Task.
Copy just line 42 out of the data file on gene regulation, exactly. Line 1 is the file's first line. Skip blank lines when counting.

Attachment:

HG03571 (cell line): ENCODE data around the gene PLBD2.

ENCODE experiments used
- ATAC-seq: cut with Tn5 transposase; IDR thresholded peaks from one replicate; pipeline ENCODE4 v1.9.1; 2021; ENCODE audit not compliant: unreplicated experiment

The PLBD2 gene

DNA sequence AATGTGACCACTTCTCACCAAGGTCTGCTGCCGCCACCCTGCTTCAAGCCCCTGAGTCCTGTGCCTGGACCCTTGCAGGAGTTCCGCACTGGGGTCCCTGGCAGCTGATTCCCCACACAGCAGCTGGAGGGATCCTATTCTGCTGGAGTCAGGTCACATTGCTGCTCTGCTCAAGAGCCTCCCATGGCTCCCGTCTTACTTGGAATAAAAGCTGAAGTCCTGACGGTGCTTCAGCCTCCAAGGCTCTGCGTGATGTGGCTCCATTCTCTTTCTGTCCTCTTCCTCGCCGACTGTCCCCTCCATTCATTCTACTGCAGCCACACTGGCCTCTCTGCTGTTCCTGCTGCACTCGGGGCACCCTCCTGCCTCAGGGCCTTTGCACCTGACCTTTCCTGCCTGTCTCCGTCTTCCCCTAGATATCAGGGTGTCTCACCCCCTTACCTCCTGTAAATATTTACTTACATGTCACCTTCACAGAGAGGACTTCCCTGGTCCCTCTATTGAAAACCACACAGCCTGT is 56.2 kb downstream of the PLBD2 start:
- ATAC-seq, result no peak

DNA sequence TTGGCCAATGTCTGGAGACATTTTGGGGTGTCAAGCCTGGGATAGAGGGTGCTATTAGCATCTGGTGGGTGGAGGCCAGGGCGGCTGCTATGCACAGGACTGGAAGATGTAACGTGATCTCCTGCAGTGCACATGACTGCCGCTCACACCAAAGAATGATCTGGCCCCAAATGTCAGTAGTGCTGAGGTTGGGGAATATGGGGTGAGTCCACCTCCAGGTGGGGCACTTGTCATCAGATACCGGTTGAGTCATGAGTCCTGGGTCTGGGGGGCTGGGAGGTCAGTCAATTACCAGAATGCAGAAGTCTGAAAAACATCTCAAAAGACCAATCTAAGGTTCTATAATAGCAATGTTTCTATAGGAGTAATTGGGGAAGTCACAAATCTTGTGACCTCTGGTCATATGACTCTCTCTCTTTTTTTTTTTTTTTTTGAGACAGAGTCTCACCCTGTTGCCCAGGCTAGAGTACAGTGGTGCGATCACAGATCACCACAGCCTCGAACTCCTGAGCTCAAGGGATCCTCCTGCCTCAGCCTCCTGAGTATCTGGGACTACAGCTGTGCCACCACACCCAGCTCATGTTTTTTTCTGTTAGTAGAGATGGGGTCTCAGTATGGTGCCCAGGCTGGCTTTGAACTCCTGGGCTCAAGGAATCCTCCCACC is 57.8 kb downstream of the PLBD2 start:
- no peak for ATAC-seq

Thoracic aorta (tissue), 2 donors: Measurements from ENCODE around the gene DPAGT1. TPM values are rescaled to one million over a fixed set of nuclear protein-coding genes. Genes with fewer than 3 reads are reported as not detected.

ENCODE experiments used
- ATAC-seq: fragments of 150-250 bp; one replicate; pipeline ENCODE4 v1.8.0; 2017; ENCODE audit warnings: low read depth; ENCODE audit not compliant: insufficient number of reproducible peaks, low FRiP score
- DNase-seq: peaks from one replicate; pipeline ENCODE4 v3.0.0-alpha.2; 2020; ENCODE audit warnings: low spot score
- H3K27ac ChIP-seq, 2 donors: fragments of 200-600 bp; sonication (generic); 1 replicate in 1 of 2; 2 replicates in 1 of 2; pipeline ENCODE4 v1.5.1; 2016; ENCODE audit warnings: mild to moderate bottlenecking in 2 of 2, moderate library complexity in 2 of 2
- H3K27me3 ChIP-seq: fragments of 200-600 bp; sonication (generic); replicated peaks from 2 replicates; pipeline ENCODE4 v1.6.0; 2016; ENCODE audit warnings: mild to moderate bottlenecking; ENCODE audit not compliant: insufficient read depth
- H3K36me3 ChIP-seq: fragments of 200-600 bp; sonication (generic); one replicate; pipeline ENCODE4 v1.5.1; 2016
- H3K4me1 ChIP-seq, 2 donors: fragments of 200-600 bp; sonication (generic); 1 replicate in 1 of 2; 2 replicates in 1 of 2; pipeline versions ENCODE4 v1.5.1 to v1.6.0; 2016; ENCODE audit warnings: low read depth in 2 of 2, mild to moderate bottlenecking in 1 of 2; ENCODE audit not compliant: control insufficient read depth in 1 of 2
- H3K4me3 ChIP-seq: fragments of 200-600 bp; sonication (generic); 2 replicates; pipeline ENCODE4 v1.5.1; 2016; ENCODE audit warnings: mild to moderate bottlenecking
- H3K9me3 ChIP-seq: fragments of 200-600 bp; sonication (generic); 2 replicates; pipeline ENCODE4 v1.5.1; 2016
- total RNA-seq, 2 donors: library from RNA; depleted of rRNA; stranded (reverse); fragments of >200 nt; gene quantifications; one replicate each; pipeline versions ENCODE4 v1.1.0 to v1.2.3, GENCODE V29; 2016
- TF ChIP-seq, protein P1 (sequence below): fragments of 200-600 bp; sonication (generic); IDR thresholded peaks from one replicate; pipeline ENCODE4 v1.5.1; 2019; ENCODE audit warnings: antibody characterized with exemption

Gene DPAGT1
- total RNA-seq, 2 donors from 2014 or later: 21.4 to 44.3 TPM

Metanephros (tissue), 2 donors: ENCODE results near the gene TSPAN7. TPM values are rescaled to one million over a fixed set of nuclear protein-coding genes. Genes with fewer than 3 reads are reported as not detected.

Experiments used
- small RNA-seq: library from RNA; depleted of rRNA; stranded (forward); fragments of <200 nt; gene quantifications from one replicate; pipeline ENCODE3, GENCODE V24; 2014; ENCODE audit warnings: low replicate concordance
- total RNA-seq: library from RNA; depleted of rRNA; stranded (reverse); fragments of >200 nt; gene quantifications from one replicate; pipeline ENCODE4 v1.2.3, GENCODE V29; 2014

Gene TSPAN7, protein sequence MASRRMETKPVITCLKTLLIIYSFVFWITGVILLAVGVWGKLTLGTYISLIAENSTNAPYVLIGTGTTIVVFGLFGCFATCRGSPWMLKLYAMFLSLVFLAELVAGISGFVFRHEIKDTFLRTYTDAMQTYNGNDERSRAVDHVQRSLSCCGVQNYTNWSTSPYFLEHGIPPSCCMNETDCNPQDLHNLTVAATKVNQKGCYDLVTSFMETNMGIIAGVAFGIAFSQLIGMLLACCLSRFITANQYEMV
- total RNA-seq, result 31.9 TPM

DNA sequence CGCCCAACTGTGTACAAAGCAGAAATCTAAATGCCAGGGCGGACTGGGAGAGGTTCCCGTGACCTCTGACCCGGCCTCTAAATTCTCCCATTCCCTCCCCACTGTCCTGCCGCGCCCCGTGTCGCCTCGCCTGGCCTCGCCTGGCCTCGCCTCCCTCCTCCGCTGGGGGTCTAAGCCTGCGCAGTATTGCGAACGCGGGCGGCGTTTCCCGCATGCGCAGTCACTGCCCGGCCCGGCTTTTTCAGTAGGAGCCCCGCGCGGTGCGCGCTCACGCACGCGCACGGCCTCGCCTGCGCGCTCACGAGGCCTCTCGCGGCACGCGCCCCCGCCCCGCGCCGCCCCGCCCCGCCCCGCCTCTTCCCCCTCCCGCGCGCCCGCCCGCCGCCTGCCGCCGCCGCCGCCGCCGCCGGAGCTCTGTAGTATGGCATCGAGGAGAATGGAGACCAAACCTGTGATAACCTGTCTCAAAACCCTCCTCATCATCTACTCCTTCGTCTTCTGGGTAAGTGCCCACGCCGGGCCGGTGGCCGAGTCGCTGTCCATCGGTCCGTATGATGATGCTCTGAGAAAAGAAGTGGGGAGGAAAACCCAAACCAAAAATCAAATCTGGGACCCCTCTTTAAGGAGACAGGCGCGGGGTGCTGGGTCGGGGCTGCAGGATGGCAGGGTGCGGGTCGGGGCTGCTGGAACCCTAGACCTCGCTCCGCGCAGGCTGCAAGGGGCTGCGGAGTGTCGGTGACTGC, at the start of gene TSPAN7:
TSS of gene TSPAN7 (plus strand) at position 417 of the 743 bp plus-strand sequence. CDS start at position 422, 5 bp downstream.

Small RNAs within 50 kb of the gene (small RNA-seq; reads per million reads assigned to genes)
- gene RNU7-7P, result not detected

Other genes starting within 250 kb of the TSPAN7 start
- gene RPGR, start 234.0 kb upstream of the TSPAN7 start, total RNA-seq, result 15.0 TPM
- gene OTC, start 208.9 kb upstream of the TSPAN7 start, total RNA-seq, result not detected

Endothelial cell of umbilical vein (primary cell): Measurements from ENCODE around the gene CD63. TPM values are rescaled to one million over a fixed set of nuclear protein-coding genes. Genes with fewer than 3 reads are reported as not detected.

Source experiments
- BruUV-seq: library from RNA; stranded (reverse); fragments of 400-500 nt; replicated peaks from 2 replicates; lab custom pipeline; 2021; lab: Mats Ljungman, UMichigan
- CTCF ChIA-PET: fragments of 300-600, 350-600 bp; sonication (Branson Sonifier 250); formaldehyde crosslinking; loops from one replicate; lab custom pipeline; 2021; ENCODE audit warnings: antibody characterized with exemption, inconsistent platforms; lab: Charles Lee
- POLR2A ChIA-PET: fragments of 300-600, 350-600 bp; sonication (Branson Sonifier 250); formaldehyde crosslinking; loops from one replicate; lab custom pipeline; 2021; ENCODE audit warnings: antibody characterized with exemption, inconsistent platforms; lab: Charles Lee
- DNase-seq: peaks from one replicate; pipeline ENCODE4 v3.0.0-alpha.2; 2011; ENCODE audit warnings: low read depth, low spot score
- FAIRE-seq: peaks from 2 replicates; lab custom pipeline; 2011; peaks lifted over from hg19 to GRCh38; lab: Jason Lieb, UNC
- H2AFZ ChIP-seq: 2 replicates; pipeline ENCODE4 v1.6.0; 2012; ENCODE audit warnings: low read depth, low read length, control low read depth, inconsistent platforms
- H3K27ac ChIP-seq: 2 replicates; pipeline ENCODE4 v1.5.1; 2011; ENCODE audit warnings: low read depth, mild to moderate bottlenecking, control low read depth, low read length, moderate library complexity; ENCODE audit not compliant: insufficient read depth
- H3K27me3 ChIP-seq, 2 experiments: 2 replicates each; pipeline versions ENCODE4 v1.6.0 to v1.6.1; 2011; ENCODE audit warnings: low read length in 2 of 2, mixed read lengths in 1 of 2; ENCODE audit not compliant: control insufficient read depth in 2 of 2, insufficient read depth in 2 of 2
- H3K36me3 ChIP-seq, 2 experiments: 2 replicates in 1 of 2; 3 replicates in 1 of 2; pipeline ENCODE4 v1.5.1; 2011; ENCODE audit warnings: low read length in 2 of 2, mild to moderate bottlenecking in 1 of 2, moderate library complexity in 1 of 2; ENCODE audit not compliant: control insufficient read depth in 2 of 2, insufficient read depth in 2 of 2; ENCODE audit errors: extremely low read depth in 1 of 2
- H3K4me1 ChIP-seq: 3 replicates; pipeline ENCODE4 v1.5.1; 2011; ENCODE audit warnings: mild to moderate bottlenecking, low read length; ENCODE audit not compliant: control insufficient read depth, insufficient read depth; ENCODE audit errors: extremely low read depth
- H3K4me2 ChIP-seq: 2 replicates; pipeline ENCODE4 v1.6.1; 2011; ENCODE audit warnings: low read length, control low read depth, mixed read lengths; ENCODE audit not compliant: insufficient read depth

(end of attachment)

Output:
- FAIRE-seq: peaks from 2 replicates; lab custom pipeline; 2011; peaks lifted over from hg19 to GRCh38; lab: Jason Lieb, UNC